Tuesday, June 14, 2011

Visiting a Copra Farm

June 8, 2011

My driver from the Women in Business Development (WIBD) organization made several stops as we circled the island of Savaii. He visited farmers for the WIBD while I delivered Samoa Challenge materials to the Peace Corps Volunteers.

I sat in on one of his stops. This farmer, who has been the showcase for the WIBD’s project to sell Number 1 Certified Organic Extra Virgin Coconut oil to the Body Shop in England to make soaps and lotion, illustrated the problems he and others face.

To produce several pails of oil, he must first get his land certified as an organic farm. This meant leaving his coconut groves chemical free for a few years. He then had to get machines to ream out the coconut pulp, a large evaporating vat to render the oil from the pulp, then a press to squeeze out the oil. The process takes eight men one week, plus the expenses of food and fuel. For this he got about $2,000 (USD). He actually lost quite a bit of money on the oil produced.

However, he can make four times as much with eight men in two days gathering and heating the same amount of coconuts to make copra, the oil of which is also used to make soap and other products. Although this man wants to work with WIBD and believes in their work, economics dictated otherwise.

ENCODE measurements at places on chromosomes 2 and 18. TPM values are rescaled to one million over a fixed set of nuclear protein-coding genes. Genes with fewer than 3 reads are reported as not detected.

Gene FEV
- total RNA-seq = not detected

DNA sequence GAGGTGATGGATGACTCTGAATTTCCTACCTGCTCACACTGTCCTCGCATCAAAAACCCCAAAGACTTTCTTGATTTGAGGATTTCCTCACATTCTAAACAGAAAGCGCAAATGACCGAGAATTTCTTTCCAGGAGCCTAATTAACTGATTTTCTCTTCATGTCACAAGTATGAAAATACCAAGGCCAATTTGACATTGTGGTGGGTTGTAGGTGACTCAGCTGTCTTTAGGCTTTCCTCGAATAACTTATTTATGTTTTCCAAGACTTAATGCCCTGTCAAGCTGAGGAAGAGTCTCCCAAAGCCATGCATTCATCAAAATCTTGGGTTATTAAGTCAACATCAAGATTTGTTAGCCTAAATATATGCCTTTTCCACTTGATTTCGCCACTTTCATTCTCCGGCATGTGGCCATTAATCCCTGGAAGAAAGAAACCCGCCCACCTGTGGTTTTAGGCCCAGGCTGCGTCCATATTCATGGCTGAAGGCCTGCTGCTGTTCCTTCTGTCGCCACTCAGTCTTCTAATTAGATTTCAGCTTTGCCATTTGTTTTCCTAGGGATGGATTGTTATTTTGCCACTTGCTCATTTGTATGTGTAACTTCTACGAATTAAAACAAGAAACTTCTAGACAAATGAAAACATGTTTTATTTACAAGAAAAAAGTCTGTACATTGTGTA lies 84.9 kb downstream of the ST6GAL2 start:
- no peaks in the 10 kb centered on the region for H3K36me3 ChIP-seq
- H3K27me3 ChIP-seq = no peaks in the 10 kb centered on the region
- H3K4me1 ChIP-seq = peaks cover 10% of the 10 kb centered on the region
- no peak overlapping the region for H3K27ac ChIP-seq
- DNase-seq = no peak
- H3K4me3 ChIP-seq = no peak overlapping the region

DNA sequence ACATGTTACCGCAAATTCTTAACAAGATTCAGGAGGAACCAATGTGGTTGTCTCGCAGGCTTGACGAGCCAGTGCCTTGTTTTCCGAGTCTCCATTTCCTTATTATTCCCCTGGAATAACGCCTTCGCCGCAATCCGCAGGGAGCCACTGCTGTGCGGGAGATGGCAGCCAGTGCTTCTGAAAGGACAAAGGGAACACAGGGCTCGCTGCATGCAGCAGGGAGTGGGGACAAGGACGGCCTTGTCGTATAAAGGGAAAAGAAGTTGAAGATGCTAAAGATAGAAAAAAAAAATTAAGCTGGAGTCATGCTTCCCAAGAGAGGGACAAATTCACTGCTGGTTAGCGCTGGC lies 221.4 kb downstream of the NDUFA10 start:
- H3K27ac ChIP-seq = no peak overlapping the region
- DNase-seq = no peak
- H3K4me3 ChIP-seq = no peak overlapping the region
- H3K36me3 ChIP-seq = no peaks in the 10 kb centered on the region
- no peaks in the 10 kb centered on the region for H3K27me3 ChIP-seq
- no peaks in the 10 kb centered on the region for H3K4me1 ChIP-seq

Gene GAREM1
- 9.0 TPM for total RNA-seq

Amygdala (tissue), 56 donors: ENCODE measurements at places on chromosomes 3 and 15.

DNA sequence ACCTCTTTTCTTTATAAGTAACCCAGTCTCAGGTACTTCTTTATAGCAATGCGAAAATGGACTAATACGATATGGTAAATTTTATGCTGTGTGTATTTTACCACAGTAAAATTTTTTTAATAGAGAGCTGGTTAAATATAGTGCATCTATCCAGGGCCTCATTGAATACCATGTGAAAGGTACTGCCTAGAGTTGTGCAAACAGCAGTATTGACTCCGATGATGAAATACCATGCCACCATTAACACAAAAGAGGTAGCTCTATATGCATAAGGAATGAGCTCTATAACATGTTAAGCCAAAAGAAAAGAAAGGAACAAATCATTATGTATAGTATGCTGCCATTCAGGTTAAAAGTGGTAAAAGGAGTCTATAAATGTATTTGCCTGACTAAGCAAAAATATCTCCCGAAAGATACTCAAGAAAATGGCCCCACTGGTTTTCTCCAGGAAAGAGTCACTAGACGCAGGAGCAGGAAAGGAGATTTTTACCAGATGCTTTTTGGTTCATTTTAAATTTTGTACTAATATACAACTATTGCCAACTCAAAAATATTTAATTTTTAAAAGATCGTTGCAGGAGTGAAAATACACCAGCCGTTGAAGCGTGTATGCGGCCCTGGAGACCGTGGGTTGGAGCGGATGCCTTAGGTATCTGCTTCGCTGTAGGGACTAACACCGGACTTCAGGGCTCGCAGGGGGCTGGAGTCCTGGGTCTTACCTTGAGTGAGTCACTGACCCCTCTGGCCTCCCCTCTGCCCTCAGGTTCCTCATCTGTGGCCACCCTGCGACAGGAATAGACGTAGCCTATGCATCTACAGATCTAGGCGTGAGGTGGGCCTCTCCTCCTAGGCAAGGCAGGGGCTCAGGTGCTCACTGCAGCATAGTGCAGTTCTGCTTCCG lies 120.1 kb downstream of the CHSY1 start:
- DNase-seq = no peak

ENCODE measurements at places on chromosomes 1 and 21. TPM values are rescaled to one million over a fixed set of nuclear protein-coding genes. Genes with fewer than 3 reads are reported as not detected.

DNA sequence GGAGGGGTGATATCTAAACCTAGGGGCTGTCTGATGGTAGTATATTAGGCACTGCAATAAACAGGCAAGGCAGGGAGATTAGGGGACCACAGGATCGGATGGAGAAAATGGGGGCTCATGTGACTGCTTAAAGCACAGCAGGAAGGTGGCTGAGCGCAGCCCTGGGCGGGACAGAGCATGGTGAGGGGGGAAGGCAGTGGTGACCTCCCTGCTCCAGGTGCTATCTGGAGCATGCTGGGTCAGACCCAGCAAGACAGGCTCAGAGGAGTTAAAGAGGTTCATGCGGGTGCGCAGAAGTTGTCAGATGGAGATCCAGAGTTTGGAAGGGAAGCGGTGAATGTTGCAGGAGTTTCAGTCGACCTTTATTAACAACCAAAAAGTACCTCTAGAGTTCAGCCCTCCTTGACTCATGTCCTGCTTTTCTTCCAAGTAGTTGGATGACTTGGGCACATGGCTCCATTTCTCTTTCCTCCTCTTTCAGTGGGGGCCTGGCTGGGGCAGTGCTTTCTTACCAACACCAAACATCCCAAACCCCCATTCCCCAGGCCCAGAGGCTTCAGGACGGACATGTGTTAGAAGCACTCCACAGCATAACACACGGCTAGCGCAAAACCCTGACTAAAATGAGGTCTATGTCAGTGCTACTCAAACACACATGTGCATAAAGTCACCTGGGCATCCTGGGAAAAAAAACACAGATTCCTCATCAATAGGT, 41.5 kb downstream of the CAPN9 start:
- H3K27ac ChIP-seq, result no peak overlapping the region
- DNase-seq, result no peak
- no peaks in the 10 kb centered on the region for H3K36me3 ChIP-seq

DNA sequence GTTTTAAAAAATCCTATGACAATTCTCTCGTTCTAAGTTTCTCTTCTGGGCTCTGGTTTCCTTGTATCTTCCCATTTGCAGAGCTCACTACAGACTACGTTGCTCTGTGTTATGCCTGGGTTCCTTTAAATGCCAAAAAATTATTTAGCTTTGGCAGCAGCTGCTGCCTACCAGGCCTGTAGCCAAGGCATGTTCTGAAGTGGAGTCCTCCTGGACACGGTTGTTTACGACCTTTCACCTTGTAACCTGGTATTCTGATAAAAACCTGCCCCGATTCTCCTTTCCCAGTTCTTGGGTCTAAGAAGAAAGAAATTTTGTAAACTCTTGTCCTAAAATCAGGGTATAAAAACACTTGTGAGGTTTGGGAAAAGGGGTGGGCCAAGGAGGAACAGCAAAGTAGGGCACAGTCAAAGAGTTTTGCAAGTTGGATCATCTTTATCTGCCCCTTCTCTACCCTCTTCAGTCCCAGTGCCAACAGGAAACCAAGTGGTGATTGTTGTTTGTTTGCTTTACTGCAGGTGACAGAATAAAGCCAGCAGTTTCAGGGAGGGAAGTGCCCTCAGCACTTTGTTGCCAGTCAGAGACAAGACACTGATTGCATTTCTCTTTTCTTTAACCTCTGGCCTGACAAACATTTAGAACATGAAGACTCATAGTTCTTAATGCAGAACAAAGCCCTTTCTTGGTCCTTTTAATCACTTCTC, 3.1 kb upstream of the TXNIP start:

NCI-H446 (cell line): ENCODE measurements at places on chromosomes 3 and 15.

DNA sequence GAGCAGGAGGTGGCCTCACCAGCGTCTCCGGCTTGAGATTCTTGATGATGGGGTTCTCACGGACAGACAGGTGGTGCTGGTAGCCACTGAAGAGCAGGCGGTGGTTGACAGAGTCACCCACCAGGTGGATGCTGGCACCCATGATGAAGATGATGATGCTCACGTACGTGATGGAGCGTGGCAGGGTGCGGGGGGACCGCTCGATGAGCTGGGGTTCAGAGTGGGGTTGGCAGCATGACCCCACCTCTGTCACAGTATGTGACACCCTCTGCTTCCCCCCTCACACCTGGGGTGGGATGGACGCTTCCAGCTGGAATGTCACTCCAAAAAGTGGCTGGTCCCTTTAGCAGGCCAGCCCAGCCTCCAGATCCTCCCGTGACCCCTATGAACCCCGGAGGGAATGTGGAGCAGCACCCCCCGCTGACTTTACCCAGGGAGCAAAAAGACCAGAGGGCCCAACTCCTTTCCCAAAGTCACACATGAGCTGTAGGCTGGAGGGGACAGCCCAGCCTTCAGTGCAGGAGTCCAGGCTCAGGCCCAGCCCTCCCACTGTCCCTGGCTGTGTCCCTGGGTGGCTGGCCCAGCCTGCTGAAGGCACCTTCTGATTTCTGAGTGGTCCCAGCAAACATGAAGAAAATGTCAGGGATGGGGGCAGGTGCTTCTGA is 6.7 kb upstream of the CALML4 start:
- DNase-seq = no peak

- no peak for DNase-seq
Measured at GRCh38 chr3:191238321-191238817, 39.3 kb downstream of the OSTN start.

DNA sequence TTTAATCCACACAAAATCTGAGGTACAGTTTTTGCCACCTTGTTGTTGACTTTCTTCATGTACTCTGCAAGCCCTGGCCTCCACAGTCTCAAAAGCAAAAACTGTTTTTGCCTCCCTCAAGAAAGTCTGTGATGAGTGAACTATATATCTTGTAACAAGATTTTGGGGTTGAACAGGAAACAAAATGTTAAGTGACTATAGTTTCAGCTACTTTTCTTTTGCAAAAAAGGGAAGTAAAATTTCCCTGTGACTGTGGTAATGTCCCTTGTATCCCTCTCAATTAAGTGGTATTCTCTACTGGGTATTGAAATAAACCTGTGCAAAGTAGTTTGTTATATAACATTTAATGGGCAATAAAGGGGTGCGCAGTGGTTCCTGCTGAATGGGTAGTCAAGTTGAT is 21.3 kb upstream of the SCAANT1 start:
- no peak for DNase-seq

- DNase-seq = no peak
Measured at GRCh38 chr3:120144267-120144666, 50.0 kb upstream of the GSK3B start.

WIBD promised him the receipt to make his own soap from the coconut oil, but they have yet to give it to him. Of course, this would reduce the amount of oil exported, but greatly benefit the farmer and local village. It might also put into question the entire coconut oil program currently funded by foreign doners.

He also baked bread which he sells commercially. I told him I also bake bread, but suggested he make fruit jam which he can easily do and sell it along with his bread. What a great idea! I promised to return to show him how to make fruit jam and critique his bread.

The conundrums are great between donor agencies, NGOs, and the people they are designed to benefit. There is always some report that needs to be written about the successes of a particular program and another trip to some conference. Like NGOs anywhere in the world, including the U.S., the first people at the trough are the NGO directors and employees.

Meeting with a coconut farmer

Grinding out coconut meat as part of oil production process

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